I’m really good at feeling like I’m terrible at things. Can’t find a job right now? Must be because I am completely unqualified for everything in the world. Can’t figure out how to pay for grad school? Only because I failed at getting a job and have had to defer my student loans. No girlfriend/boyfriend/partner/whatever? Clearly it’s because I suck at relationships and I’m doomed to live alone forever.
Ok, so it’s not QUITE that drastic (at least not all the time).
I applied to be the Young Adult Worship Chaplain at General Assembly this year. The position would have involved creating and leading worship services for the Young Adult caucus, helping plan the Synergy worship, and working with the Young Adult Caucus folks in general to make GA a worshipful as well as active and justice-focused time for Young Adults.
As you can probably tell from the awesome past tense of the previous paragraph… I didn’t get the position.
I got the call as I was playing a magi during the Occupy Boston nativity play (not sure which magi I was… which one carried the gift of housing, again?), so I didn’t answer. I listened to the message (a generic, “I’m calling about this position, please give me a call back”), called back with anticipation, and was told I didn’t get the position (a generic, “you were one of our top candidates but we went with somebody else, we hope to work with you in the future”).
I am proud to say that I didn’t cry until I was off the phone. How’s THAT for discipline?
“Clearly” I thought to myself, “it’s because I suck. It’s because they don’t see potential for ministry in me. I don’t even know why I applied. It was stupid to apply. I’m never applying for crap like that again.” Logically I suppose none of that is true.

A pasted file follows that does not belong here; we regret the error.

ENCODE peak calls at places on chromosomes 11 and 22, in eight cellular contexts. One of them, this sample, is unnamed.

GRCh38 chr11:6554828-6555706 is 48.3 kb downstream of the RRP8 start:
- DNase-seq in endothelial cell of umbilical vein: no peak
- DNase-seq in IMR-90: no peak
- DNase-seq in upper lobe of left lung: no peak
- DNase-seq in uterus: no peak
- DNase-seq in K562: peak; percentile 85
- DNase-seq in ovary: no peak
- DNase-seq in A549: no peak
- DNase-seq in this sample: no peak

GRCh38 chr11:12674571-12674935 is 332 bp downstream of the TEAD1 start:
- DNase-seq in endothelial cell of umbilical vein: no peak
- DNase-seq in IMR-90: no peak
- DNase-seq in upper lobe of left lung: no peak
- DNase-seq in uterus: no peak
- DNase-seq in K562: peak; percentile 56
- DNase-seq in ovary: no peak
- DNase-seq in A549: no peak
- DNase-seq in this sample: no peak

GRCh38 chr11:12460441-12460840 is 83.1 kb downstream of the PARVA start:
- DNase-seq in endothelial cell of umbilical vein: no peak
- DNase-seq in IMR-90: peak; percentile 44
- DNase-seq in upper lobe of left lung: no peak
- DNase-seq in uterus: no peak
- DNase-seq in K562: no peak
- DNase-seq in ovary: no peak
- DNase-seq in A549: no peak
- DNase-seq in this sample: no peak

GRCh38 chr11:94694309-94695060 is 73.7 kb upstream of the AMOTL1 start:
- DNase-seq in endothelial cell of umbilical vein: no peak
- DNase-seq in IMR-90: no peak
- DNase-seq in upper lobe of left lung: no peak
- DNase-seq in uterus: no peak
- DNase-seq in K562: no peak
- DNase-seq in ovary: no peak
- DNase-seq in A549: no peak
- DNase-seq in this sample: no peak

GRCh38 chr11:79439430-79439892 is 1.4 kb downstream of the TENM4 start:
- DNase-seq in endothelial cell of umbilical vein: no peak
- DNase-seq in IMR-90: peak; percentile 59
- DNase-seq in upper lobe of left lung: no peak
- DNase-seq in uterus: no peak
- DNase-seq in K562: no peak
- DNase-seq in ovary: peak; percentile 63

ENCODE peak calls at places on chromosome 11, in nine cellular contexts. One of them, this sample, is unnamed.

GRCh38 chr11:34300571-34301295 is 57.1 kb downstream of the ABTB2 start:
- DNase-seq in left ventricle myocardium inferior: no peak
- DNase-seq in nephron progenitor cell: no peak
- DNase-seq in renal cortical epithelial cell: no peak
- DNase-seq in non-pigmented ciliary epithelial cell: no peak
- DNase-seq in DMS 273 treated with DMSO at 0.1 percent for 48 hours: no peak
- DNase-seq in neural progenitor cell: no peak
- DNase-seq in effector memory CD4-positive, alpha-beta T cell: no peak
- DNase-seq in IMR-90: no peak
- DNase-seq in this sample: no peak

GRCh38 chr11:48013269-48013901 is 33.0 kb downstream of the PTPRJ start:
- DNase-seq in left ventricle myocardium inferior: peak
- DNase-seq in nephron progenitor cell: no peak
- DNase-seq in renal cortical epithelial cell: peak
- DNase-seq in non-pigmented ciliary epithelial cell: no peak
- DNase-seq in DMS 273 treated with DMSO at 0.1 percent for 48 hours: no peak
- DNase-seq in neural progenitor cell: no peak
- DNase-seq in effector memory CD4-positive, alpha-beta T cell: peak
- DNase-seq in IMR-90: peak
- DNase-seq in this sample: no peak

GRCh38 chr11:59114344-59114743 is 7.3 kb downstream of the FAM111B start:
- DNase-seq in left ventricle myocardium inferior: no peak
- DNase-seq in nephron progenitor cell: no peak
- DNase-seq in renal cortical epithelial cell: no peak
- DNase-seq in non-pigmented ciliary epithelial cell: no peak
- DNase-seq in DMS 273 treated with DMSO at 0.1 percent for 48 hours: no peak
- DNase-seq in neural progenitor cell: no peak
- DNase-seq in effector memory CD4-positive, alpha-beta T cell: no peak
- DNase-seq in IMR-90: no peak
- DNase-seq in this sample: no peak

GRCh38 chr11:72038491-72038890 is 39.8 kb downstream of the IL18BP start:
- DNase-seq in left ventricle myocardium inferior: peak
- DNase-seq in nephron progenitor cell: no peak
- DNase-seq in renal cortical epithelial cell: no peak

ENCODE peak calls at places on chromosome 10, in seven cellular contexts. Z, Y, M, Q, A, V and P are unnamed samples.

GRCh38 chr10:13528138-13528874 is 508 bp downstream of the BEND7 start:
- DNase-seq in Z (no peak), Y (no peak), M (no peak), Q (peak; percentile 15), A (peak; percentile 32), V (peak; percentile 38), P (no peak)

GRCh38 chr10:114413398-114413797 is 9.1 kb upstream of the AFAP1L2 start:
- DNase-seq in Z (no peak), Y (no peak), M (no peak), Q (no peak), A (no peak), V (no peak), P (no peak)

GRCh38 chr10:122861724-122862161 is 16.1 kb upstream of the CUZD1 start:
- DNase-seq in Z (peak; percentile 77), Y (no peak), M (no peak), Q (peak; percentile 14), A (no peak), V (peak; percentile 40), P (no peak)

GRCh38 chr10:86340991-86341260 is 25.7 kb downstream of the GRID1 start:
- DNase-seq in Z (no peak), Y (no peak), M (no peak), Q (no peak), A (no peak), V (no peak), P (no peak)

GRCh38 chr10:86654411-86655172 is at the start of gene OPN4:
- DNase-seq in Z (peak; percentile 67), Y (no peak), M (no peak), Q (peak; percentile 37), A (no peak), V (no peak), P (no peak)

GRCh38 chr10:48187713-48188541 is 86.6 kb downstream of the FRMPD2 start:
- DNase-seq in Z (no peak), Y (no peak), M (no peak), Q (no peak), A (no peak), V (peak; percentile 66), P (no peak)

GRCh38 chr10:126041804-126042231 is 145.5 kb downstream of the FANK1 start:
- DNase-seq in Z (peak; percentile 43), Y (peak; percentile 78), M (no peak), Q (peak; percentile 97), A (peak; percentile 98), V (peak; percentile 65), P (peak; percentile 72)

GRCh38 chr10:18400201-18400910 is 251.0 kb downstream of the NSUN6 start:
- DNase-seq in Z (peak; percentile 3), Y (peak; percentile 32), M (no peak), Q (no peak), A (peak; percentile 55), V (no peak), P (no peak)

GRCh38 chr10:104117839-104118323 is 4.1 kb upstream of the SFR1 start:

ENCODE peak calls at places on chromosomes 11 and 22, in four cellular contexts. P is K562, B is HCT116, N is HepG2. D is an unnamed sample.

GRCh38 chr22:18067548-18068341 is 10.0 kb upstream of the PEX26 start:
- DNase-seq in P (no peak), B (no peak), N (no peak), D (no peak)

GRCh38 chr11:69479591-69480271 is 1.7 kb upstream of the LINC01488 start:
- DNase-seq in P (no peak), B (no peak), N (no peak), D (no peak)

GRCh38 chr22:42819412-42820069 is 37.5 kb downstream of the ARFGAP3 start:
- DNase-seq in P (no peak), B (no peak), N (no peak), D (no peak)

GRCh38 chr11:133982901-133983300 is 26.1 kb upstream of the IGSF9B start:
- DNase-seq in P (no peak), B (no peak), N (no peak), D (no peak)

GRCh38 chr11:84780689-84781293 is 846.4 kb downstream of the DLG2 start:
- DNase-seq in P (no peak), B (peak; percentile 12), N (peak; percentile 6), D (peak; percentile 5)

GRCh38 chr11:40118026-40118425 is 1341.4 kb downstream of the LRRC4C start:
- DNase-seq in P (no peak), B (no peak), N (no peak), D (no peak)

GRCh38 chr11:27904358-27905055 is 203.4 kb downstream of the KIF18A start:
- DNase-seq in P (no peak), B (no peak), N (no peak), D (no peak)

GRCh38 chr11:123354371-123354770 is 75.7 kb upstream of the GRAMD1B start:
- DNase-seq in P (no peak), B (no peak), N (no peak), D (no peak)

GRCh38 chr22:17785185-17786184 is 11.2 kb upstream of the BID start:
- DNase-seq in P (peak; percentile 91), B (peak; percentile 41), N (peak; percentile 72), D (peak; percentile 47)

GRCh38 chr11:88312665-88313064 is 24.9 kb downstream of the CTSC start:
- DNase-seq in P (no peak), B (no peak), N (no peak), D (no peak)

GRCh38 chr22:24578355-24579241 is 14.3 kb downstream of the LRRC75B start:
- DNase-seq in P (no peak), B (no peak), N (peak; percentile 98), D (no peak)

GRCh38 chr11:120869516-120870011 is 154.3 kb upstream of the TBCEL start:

One of my good friends serves on the group that picked the chaplain and I know they don’t feel those things about me. But it hurt because I wanted it so, so badly. I wanted it because I love worship and I see how much room there is to expand that and because we are going to be doing AMAZING stuff in Phoenix and I wanted to be a part of that.
I know that just being in Phoenix will make me a part of General Assembly, but I wanted to be a part of the inner workings, the “what makes it go,” and I wanted to be a part of what made it a worshipful experience as well as one where we got to live out our faith through social justice.
I love worship. I love the arts and actions and beauty of worship done well and I’m excited that I’m getting to the point where I have some of those skills and I’m even more excited to continue honing them. I love that I’m at the place where I can get up and offer a service with only days of angst, rather than weeks.
But I also love conferences. I’ve been doing conferences for years and years and years and I know what works and I know what DOESN’T. Conferences hold a special place in my heart, but I have been through so many conferences on so many topics that simply going as a participant is sometimes its own special form of angst-producing. I don’t “sit by” very well, especially when it’s something I care so deeply about.
I don’t even know if I’ll get to go to General Assembly this year since I’m unlikely to get the funding I did last year (and even attending last year still had me spending more upfront money than was really financially feasible for me). But if I do go it’s going to be hard. It’s going to be hard to not be a participant in making GA work, but rather somebody who GA happens to. I want there to be room for me, too, to do things. To engage and help and BE. I’m at a time in my life where I’m relatively unencumbered and I wanted so badly to throw myself into this. And I can’t. There just doesn’t seem to be that space for me to do that. And I’m still a little broken up about that.